Before today, I’m embarrassed to admit that I didn’t know who Maggie L. Walker was. Now, thanks to the unveiling of a new statue in Richmond honoring her, I have a much better idea. First, here’s some background on Maggie Walker, followed by video of the statue’s unveiling (“in downtown Richmond at Broad and Adams streets, which is a gateway to the Jackson Ward neighborhood where many of her life accomplishments occurred”) below. Now THESE are the kinds of statues and THIS is the kind of “historical heritage” (as Corey Stewart likes to say) that Virginia should be honoring, not a bunch of people who fought for their “right” to buy and sell (aka, enslave) other human beings.
In spite of humble beginnings in post-Civil War Richmond, Virginia, Maggie Lena Walker achieved national prominence as a businesswoman and community leader. Her business acumen, personality, and lifelong commitment to a beneficial burial society fueled her climb to success. She was the first African American woman in the United States to found a bank. As a leader her successes and vision offered tangible improvements in the way of life for African Americans and women.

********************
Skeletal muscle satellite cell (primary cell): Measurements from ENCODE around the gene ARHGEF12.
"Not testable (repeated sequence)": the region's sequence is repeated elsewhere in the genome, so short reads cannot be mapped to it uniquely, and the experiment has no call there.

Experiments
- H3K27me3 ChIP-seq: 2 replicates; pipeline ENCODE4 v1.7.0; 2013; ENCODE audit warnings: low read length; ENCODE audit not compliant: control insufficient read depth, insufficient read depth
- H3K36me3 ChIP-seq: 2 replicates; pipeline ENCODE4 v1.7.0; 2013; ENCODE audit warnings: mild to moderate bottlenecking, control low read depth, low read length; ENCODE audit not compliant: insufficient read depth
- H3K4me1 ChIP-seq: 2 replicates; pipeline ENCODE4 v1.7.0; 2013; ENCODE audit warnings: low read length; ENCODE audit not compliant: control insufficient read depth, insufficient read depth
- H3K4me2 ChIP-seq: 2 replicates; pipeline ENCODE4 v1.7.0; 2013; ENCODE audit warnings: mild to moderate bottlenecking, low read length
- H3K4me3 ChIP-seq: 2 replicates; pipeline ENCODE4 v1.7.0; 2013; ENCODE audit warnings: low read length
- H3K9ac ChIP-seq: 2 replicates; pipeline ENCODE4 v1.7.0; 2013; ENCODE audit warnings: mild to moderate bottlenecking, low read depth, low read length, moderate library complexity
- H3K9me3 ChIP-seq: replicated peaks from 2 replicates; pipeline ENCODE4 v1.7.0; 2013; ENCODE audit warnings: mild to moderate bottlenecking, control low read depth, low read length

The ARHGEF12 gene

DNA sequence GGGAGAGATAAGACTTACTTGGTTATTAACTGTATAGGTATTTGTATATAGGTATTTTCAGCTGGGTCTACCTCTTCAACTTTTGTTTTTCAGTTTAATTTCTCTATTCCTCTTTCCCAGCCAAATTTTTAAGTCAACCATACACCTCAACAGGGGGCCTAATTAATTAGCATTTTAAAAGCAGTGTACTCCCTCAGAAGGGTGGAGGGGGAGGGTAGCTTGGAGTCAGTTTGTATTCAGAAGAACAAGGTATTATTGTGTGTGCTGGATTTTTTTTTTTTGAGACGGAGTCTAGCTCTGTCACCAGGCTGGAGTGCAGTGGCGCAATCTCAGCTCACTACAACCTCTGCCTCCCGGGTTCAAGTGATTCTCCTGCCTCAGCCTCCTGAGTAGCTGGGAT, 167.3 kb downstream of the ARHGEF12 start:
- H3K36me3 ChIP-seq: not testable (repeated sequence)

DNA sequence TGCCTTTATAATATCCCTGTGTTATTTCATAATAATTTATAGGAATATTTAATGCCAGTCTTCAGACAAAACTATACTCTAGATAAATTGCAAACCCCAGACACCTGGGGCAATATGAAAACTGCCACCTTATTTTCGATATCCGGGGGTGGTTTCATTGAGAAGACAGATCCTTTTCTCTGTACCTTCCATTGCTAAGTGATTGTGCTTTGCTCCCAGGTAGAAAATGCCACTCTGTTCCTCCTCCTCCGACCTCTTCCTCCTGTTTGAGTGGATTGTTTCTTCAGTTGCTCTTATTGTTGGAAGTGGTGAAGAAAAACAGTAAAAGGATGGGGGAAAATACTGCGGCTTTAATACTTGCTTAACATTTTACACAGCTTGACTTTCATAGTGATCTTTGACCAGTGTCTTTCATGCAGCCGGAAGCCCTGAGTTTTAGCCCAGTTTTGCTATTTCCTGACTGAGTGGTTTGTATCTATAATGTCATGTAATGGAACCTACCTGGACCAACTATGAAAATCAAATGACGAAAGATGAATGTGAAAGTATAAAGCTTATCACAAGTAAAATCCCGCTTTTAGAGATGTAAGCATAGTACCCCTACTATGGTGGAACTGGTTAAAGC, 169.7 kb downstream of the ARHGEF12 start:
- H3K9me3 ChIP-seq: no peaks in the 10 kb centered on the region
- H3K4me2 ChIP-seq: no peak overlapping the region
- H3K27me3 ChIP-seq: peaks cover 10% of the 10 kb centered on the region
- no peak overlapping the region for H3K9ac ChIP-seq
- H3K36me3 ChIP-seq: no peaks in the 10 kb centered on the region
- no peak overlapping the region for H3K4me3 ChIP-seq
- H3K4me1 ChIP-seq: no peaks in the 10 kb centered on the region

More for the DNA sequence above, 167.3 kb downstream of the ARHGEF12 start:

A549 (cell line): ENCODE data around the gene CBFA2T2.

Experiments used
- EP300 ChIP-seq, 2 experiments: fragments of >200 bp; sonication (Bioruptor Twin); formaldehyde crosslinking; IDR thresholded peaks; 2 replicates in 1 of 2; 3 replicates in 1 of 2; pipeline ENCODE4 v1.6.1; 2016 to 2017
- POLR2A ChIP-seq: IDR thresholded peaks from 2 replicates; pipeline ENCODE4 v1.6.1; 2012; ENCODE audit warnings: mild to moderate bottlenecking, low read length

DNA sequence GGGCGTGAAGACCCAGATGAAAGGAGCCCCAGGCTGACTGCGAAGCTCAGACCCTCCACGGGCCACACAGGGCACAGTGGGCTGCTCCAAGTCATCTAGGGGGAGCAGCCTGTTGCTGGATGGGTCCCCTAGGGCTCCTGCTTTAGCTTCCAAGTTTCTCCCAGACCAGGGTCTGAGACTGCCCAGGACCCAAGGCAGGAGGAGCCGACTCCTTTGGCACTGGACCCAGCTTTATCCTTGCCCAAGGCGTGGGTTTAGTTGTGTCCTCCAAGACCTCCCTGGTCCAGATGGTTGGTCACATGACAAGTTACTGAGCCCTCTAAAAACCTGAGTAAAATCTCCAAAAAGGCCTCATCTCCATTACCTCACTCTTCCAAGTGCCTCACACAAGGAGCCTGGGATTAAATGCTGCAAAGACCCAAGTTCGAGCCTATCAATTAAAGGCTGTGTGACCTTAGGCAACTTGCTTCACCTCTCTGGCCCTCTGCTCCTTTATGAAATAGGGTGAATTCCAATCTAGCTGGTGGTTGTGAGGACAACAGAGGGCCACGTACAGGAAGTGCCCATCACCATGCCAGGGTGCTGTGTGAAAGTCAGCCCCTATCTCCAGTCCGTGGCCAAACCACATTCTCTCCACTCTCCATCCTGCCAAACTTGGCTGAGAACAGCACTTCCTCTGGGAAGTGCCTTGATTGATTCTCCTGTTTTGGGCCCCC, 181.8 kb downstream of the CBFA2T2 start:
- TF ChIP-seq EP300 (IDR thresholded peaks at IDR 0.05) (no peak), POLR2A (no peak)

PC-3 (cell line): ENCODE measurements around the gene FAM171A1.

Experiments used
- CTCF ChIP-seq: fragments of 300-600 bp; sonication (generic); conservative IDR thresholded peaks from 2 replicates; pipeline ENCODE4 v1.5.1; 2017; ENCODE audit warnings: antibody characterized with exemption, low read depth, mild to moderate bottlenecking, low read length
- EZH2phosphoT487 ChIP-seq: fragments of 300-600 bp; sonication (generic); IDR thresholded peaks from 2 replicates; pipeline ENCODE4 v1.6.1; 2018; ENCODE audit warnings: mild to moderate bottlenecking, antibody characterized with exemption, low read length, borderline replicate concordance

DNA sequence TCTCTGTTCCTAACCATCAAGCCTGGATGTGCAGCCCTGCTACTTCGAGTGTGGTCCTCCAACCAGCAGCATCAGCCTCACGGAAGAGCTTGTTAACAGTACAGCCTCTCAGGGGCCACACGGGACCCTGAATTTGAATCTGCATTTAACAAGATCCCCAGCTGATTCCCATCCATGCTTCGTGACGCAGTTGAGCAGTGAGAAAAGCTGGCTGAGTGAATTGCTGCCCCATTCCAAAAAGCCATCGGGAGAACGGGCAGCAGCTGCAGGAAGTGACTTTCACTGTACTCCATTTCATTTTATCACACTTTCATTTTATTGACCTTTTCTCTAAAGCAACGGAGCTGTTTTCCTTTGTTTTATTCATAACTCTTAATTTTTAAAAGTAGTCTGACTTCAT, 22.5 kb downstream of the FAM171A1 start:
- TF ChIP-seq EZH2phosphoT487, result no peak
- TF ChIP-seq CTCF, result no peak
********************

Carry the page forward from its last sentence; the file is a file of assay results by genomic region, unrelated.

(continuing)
…In 1903 she founded the St. Luke Penny Savings Bank. Mrs. Walker served as the bank’s first president, which earned her the recognition of being the first African American woman to charter a bank in the United States. Later she agreed to serve as chairman of the board of directors when the bank merged with two other Richmond banks to become The Consolidated Bank and Trust Company. Until 2009, the bank thrived as the oldest continually African American-operated bank in the United States.
…As an advocate of African American women’s rights, she served on the board of trustees for several women’s groups. Among them were the National Association of Colored Women (NACW) and the Virginia Industrial School for Girls. To assist race relations she helped to organize and served locally as vice president of the National Association for the Advancement of Colored People (NAACP) and was a member of the national NAACP board. She also served as a member of the Virginia Interracial Commission.